Hyundai set to lead global firms in selling EVs in India

The S. Korean company plans to bring next year CKD kits from its factories at home


MUMBAI • Hyundai Motor Co is poised to be the first global automaker to introduce an electric vehicle (EV) in India, ahead of market leader Suzuki Motor Corp, as the government pursues Prime Minister Narendra Modi’s ambition for all new cars to be battery powered by 2030.

The South Korean company plans to bring next year completely-knocked down (CKD) kits from its factories at home, YK Koo, CEO of Hyundai’s India unit, said at the Auto Expo in New Delhi yesterday.

Maruti Suzuki India Ltd will introduce its first electric car in 2020, CEO Kenichi Ayukawa said at the show.

In India, where about three million fossil fuel-powered passenger vehicles sell annually, some foreign automakers are looking to get into the new segment as the government considers a plan to have only electric car sales by 2030. Local manufacturers Tata Motors Ltd and Mahindra & Mahindra Ltd won an order to supply 10,000 battery-powered cars to government- backed Energy Efficiency Services Ltd.

“All automakers have realised the government’s seriousness about EV goals and are looking to test the waters by announcing a few models,” said Allen Tom Abraham, a New Delhi-based analyst at Bloomberg New Energy Finance (BNEF).

“The larger manufacturers such as Maruti and Hyundai would not want to lose market shares to smaller peers and would be looking to use the first set of incentives to build capabilities that would help them scale-up once the market matures.”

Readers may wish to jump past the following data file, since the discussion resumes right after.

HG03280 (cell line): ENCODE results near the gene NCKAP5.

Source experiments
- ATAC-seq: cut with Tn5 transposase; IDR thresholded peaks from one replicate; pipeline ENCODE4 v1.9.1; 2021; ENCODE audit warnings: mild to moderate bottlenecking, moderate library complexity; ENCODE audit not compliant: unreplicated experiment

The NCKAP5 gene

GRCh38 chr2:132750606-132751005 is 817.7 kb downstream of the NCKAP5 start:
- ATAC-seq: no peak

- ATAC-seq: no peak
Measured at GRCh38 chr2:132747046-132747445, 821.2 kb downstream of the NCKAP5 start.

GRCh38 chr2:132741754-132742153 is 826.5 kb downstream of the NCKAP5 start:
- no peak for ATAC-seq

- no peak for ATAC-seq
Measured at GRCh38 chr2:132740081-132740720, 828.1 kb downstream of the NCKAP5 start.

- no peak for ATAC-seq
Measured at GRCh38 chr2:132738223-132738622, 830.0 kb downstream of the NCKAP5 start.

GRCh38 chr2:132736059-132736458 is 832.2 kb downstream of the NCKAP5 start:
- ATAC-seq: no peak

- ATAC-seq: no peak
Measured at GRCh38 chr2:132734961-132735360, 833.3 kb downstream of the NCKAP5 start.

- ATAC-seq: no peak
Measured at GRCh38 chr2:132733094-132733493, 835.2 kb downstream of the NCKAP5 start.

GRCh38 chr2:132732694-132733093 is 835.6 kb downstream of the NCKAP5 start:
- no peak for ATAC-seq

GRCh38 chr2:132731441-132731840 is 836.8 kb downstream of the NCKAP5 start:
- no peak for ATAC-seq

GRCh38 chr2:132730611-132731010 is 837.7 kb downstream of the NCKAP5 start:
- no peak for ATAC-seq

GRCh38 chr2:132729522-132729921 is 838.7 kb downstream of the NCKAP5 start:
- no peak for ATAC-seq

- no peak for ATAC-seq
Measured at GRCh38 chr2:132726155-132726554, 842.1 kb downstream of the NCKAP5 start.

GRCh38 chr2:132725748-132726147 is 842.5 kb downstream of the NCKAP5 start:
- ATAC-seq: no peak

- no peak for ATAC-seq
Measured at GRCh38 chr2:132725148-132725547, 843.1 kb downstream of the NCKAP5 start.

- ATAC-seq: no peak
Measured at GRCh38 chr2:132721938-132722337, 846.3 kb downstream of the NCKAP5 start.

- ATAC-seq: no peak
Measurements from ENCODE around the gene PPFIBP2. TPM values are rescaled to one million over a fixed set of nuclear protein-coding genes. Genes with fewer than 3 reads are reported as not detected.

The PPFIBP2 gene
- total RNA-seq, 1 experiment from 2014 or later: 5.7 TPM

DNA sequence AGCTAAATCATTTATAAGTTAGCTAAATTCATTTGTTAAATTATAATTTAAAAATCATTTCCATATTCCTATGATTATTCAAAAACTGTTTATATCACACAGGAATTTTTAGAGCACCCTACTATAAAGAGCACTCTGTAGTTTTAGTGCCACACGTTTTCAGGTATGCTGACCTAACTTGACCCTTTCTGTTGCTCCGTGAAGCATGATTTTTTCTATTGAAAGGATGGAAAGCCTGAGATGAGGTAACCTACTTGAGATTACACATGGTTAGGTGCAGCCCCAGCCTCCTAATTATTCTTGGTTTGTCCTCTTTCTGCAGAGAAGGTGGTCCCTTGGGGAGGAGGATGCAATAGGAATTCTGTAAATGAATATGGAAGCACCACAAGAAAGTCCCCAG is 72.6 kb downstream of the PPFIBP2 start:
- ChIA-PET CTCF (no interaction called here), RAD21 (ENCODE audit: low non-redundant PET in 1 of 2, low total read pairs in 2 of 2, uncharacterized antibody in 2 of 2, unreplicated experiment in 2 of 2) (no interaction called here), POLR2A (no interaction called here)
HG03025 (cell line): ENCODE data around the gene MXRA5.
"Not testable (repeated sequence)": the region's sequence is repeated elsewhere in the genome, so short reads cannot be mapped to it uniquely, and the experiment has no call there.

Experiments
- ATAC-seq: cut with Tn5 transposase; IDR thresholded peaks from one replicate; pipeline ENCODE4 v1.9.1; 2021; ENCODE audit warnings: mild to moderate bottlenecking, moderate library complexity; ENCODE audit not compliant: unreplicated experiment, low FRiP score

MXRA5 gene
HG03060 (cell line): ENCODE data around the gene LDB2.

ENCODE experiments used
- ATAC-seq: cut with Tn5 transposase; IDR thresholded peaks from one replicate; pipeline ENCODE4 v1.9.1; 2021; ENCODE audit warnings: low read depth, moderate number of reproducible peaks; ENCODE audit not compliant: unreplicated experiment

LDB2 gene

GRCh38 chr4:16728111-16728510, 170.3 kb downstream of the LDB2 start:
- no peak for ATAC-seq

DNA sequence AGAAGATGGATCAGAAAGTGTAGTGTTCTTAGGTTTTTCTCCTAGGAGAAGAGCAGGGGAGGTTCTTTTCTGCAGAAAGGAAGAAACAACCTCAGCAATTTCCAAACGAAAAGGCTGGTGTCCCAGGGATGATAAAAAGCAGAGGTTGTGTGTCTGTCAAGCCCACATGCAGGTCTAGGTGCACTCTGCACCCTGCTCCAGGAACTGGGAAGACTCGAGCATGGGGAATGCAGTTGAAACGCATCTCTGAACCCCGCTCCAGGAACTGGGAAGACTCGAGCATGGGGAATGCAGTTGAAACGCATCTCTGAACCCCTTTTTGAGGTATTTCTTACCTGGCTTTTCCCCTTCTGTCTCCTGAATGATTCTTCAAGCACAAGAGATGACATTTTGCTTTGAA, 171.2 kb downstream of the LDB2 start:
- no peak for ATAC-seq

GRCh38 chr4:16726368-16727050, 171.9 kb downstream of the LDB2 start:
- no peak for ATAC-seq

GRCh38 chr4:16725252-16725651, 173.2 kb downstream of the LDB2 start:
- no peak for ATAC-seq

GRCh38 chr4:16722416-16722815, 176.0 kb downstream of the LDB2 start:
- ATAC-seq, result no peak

Some automakers are preferring to wait for government policy. Renault SA, the French automaker, will take a decision on when and how to bring its models after it gets policy clarity, Sumit Sawhney, CEO of the company’s India unit, said.

Kia Motors Corp, the South Korean company that will start operations in India next year, will look to introduce EVs once customers and infrastructure are ready, Manohar Bhat, head of sales and marketing at the local unit, said.

Hyundai will consider local manufacturing of its EVs depending on the market and government support, Koo said in an interview. The automaker is currently conducting a market survey, he said.

The pursuit for all-electric new car sales in less than a decade and a half is part of Modi’s plan to champion the cause of combating climate change.

BNEF predicts the target will be “incredibly difficult” in the absence of a clearly defined policy and without subsidies.

Companies in China, where sales of new-energy vehicles surged 53% to 777,000 units last year, have benefitted from generous funding offered by various regional governments.